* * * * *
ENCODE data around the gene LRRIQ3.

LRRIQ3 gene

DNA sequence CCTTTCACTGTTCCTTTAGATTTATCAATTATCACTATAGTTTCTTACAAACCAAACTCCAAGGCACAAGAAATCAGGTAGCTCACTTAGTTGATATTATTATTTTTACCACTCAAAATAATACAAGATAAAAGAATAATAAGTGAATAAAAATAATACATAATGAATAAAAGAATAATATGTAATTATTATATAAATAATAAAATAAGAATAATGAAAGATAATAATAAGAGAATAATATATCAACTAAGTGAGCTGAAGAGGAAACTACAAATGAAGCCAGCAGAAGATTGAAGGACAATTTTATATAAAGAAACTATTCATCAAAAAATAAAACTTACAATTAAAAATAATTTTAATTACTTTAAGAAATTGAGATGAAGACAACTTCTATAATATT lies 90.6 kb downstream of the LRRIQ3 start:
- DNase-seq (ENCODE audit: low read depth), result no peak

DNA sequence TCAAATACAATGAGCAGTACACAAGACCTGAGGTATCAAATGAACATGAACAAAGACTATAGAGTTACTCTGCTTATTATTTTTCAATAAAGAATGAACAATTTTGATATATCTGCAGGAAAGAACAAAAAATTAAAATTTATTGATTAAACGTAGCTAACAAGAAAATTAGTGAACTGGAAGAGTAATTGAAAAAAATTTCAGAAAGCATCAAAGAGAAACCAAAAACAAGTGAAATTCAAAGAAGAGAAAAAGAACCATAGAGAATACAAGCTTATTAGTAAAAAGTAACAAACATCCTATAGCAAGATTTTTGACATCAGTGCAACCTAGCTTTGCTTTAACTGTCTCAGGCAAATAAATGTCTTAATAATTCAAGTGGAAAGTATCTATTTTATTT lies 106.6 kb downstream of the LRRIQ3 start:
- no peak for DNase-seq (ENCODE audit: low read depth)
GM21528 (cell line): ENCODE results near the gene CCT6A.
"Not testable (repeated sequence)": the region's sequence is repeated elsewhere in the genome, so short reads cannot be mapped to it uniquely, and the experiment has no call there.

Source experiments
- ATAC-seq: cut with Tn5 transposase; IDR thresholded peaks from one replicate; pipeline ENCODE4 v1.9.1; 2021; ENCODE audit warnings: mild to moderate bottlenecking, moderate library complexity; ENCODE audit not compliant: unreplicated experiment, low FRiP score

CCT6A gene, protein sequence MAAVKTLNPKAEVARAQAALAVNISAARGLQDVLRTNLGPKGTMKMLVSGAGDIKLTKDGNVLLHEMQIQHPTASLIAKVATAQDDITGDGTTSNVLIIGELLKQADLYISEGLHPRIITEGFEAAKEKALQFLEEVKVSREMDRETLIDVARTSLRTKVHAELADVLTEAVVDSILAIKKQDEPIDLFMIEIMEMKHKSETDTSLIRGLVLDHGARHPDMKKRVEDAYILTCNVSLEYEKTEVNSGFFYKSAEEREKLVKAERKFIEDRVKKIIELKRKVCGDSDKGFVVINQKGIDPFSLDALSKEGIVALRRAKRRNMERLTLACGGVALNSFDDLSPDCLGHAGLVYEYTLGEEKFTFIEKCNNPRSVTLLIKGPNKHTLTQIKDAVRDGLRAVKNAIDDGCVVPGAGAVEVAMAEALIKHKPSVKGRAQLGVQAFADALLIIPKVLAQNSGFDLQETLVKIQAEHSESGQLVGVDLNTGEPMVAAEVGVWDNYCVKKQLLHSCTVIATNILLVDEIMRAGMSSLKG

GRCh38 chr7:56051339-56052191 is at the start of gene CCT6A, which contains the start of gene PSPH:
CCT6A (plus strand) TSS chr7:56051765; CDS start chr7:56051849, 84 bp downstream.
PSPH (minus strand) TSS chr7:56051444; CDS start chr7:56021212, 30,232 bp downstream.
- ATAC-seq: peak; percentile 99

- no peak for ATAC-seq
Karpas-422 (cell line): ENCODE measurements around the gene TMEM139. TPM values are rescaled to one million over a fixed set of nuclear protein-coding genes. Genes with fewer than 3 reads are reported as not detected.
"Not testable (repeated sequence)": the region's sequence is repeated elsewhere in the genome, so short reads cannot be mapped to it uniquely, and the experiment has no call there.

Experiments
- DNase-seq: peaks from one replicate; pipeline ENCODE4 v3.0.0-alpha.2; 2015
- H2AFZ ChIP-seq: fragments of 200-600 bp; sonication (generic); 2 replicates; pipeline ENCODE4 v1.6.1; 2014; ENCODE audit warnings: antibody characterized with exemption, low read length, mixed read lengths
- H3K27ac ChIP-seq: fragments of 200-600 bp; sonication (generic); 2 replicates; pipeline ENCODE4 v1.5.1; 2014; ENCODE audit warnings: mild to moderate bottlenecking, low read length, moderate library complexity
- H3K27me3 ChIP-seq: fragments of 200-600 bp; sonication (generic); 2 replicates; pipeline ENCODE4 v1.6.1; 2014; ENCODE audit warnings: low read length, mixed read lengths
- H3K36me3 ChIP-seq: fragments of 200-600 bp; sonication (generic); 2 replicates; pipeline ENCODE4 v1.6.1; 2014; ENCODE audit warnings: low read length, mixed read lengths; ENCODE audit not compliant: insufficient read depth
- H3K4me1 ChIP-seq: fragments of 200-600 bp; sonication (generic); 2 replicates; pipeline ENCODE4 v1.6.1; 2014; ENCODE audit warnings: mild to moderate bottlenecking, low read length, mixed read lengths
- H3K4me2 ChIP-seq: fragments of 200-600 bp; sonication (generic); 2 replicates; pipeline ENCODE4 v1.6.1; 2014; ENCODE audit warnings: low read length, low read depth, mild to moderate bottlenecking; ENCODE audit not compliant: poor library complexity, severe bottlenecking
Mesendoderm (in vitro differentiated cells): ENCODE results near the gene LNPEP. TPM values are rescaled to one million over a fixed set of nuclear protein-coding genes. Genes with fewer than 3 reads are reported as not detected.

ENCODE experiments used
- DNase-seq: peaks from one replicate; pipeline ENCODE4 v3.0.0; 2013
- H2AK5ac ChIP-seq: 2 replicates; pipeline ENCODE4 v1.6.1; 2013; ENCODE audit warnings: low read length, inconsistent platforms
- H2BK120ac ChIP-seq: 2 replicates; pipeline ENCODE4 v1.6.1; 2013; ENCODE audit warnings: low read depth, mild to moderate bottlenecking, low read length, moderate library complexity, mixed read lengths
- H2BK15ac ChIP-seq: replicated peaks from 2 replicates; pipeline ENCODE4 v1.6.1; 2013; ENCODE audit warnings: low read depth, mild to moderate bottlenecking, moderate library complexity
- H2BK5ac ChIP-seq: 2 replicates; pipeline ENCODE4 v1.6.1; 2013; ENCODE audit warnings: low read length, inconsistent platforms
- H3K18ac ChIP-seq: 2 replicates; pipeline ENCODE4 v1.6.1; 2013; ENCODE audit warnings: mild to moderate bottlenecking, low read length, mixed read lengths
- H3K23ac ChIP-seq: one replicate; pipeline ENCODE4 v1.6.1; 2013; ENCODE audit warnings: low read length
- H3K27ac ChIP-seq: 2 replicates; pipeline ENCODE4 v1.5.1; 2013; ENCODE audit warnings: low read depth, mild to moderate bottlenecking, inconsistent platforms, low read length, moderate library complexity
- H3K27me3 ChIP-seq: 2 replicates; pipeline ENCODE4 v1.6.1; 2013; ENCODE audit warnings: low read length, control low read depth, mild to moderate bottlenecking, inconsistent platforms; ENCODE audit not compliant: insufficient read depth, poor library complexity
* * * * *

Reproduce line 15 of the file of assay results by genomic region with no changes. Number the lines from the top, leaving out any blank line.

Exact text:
- ATAC-seq: peak; percentile 99